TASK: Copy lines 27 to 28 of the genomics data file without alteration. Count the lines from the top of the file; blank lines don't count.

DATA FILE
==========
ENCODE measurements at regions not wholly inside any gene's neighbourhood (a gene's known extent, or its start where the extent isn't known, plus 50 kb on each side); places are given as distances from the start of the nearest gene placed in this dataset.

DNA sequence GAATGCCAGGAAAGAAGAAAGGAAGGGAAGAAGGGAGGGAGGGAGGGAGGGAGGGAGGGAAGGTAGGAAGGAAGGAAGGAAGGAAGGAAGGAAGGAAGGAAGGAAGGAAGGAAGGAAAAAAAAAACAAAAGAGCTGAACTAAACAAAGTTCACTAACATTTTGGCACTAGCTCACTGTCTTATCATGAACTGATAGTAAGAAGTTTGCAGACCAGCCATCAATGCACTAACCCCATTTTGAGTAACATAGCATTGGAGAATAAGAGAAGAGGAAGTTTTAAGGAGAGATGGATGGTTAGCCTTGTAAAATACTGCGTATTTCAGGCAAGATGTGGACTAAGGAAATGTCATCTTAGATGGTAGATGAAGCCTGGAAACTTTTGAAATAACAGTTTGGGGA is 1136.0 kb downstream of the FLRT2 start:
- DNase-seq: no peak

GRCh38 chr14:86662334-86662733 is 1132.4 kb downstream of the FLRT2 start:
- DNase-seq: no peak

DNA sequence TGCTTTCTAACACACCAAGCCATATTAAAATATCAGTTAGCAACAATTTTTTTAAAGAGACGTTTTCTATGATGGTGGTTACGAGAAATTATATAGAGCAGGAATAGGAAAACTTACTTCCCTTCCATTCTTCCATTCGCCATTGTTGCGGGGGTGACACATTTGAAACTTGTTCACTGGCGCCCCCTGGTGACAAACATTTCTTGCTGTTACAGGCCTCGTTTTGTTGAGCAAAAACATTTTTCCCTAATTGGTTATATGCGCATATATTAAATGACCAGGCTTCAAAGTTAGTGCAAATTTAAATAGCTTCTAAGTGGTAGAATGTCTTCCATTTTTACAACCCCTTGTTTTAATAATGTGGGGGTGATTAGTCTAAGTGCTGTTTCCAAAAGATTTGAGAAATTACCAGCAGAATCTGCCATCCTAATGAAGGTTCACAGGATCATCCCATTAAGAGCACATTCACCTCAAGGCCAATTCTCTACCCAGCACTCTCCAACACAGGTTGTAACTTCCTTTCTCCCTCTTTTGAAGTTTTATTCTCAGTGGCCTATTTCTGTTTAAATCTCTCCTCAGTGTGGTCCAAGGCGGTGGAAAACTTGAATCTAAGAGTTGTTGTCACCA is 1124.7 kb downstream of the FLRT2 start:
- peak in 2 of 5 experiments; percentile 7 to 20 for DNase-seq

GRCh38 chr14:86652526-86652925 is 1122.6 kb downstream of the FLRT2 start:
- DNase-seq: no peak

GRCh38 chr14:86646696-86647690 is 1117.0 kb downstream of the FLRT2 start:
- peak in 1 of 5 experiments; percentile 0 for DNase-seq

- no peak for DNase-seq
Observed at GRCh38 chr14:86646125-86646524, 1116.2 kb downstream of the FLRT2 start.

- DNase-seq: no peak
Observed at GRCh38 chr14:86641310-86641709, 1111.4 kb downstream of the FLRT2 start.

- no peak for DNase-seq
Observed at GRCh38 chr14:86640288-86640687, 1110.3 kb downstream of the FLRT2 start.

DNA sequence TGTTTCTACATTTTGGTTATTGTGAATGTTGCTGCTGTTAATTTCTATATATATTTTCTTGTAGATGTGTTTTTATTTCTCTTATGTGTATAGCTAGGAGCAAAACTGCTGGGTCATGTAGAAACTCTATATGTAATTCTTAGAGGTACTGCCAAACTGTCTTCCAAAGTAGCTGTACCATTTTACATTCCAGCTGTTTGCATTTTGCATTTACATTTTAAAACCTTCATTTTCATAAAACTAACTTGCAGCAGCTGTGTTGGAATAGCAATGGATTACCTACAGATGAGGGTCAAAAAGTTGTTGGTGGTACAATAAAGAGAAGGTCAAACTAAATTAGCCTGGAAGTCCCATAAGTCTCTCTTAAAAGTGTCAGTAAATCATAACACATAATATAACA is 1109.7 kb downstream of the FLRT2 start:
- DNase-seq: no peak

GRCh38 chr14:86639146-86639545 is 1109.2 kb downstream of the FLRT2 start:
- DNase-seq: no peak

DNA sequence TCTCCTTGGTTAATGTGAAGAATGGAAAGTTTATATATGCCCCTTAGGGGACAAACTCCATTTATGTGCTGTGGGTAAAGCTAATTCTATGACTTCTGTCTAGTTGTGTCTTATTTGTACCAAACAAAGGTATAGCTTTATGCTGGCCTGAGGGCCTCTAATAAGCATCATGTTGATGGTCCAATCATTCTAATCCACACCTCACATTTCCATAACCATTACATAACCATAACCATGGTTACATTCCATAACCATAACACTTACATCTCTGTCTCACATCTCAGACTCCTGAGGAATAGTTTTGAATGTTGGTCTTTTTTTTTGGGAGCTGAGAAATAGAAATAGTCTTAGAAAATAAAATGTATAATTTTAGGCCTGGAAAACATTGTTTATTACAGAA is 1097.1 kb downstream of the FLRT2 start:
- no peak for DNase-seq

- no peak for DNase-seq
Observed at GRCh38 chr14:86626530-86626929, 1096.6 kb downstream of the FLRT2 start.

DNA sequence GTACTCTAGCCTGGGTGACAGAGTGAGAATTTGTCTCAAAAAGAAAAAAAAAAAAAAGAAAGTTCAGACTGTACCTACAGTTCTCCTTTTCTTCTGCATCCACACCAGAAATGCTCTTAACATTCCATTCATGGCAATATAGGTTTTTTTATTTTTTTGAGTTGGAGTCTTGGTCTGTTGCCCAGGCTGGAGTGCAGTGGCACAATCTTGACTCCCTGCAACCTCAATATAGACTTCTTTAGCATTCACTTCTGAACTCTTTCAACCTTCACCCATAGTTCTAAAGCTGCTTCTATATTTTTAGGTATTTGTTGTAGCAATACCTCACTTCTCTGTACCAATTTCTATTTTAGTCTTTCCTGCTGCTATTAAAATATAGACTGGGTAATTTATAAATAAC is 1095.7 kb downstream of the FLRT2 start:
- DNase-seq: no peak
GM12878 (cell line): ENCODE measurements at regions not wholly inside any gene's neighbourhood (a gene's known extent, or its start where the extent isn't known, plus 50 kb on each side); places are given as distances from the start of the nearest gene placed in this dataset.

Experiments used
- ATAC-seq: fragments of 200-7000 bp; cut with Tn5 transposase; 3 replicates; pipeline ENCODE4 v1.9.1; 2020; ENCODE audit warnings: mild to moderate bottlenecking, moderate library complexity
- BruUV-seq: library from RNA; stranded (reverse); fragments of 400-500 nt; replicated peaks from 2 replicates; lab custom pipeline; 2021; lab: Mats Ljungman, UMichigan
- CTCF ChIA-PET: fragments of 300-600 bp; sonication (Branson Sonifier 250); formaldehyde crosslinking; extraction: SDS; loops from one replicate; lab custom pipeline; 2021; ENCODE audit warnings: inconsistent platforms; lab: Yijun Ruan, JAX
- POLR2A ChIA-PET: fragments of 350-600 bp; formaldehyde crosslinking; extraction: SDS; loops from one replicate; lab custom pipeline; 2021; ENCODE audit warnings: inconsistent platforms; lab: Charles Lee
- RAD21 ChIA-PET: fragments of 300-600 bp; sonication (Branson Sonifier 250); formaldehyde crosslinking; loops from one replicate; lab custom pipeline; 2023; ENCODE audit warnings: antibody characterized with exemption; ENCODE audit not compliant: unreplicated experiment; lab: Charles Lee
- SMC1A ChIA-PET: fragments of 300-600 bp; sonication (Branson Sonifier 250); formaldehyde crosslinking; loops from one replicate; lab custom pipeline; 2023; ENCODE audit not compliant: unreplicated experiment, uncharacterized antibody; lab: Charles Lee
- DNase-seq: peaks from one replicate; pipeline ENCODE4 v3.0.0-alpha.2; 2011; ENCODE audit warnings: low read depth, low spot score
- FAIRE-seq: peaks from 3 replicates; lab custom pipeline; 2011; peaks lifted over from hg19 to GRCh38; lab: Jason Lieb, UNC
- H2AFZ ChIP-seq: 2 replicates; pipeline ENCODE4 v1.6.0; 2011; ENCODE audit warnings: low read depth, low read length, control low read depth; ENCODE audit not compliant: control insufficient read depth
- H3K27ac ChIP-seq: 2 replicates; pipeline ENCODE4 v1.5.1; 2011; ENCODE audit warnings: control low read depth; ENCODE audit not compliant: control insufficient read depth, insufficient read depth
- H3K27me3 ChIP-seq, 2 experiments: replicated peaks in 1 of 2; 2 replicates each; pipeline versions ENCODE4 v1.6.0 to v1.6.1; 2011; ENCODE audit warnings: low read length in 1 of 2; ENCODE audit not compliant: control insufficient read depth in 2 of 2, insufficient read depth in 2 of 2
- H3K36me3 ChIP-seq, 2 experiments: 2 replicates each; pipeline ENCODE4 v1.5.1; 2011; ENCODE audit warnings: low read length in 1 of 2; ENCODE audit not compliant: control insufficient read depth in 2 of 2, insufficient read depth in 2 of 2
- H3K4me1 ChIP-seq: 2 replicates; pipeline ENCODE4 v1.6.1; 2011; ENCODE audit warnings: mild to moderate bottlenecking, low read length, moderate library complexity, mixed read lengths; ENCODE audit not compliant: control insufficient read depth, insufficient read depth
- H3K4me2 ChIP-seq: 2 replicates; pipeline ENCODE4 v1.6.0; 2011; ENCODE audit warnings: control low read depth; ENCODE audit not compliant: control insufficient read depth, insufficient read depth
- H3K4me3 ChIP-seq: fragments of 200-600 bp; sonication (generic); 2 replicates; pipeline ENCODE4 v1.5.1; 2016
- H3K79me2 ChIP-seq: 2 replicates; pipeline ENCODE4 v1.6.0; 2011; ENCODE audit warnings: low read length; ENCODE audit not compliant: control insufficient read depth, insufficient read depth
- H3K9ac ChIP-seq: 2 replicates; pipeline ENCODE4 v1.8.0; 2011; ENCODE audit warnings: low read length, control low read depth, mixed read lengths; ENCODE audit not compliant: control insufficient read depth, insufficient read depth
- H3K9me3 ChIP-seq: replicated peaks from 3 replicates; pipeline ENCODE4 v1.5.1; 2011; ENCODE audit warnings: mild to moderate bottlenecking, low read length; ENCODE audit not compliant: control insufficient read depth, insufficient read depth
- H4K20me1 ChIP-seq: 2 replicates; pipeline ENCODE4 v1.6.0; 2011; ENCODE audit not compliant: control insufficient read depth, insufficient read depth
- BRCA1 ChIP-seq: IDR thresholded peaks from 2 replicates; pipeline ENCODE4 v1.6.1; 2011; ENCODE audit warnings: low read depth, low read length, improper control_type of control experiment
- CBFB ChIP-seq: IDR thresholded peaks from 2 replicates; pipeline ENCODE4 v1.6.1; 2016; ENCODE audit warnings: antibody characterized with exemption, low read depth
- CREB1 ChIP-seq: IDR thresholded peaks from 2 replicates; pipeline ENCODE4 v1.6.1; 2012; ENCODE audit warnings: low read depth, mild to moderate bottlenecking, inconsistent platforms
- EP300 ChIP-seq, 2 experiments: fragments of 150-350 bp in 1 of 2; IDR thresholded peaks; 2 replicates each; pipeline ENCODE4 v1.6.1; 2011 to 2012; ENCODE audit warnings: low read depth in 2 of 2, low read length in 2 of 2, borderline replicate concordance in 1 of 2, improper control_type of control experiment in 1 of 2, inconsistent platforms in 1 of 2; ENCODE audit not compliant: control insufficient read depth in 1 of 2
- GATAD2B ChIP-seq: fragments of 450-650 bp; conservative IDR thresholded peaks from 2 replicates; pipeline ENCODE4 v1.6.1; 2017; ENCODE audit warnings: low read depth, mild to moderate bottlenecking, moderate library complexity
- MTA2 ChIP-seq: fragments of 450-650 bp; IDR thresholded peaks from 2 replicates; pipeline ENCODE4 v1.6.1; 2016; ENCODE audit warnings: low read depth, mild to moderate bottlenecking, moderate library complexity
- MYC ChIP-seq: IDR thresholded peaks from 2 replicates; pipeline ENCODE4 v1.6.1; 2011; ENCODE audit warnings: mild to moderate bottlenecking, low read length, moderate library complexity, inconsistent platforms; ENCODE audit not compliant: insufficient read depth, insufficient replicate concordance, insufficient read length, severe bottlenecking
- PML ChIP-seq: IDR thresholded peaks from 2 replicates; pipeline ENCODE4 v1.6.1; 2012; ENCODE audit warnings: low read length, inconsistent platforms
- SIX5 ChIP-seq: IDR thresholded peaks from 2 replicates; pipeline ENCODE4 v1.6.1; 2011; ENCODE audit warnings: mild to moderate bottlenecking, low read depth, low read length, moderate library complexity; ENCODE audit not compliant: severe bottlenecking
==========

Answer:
- DNase-seq: no peak
GM12878 (cell line): ENCODE measurements at regions not wholly inside any gene's neighbourhood (a gene's known extent, or its start where the extent isn't known, plus 50 kb on each side); places are given as distances from the start of the nearest gene placed in this dataset.